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Lang Says Indians Cannot Be Ignored

SASKATCHEWAN INDIAN      JUNE 30 1975      v05 n11 p05  
OTTAWA, Ont. - Speaking on behalf of the Liberal government, Justice Minister Otto Lang responded positively to the historical Saskatchewan Indian delegation thus shedding rays of hope brought on by the stormy Indian Affairs guideline issues.

This is the first time all Saskatchewan reserves made up of 69 Chiefs and staff members totalling 100 strong were represented in Ottawa at the Parliament buildings. It is believed that this is the second time in Canadian history that an all Chiefs delegation confronted members of the Federal Parliament. The first being from members of the Alberta Association of Chiefs a few years back.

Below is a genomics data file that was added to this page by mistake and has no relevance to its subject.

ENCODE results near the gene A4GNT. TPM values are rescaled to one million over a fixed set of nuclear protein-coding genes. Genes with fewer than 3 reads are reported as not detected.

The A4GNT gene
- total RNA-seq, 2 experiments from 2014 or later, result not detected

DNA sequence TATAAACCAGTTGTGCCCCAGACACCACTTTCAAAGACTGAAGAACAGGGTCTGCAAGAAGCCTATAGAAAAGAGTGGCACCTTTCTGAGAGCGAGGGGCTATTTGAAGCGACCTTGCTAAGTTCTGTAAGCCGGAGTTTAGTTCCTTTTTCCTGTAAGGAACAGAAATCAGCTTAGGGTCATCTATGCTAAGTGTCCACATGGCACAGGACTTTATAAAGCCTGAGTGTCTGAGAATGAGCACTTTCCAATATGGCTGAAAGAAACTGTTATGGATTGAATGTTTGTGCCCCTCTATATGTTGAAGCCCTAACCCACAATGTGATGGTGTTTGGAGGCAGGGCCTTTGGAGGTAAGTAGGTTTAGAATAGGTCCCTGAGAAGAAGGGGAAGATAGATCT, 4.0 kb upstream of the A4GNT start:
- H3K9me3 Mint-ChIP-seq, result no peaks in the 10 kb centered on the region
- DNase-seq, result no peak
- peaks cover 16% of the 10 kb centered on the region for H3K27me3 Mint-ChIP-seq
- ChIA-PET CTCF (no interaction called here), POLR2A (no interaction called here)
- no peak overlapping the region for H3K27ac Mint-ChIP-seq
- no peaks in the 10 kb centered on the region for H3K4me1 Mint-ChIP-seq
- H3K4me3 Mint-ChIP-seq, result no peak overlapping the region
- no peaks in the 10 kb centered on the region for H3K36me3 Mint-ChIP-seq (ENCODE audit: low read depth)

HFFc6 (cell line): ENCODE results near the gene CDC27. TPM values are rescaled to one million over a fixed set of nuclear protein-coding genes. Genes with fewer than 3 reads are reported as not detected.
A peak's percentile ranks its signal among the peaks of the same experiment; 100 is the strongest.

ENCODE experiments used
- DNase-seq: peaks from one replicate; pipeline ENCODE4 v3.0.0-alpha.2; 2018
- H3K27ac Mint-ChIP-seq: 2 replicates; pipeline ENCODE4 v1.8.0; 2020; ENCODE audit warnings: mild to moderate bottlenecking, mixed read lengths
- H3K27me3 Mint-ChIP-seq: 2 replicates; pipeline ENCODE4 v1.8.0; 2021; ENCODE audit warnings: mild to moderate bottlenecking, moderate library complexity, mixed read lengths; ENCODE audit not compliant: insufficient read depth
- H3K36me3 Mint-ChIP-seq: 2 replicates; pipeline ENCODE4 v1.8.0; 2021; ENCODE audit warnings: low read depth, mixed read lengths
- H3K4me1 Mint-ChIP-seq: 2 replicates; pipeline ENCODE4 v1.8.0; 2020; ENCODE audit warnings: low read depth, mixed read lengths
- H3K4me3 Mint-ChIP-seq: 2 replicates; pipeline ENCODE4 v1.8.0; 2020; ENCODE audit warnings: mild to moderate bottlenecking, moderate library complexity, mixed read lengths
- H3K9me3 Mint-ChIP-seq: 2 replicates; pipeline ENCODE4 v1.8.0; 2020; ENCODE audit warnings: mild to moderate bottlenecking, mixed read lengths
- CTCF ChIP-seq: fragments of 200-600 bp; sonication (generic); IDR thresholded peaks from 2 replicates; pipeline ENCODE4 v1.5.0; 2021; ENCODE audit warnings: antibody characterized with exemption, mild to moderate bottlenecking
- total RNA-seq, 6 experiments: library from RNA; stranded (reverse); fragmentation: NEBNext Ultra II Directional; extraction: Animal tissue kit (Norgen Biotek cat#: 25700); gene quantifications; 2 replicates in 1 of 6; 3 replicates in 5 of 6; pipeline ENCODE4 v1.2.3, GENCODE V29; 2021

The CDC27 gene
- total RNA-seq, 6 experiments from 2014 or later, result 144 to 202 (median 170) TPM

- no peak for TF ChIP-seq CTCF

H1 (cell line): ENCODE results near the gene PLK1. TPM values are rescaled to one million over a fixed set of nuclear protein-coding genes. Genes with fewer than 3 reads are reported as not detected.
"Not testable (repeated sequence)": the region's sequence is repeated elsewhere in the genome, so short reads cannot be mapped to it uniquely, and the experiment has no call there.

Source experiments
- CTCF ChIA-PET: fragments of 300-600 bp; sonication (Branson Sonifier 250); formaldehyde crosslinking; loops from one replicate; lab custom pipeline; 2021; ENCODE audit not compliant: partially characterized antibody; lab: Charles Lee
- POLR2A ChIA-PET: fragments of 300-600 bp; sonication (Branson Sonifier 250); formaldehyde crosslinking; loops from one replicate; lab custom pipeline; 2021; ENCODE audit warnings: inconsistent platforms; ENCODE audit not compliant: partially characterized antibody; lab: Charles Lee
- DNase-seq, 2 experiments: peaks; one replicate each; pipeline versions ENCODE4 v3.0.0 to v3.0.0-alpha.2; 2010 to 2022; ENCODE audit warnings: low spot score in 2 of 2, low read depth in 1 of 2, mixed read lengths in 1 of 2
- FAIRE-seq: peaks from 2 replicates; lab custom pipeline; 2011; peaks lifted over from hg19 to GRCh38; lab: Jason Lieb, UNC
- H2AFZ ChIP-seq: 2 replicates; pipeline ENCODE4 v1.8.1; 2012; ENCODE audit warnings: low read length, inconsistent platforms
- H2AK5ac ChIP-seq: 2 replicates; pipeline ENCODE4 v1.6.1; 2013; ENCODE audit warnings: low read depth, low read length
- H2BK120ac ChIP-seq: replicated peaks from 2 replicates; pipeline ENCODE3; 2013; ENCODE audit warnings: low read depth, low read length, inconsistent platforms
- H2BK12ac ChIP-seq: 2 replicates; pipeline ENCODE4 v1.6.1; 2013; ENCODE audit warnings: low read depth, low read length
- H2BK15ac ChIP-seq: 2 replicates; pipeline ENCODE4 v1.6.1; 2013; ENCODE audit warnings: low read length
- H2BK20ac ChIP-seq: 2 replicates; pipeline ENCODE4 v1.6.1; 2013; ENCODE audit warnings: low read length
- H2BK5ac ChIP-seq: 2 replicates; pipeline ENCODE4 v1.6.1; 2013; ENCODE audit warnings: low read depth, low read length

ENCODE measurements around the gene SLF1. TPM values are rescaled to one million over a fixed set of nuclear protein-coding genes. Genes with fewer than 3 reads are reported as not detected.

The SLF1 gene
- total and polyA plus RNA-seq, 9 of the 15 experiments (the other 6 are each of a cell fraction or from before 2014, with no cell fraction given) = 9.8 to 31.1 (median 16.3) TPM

Chief Ahenakew opened up the session and strongly criticized the past polices of the Department of Indian Affairs. He gave an outline of the charts of statistics that were deliberately placed for the M.P.'s to see. The charts indicated that Indians are not getting a fair share in education, employment, law, health, and other opportunities enjoyed by Saskatchewan residents.

The charts really shook up the M.P.'s and they admitted afterward that they did not realize Canada's first citizens were, in a very deplorable position besides the dominant society.

Chief Ahenakew had called for the "absolute and unconditional" withdrawal of the new local government guidelines which, he said, were a disguise for a government policy aimed at the termination of Treaty Indians special status.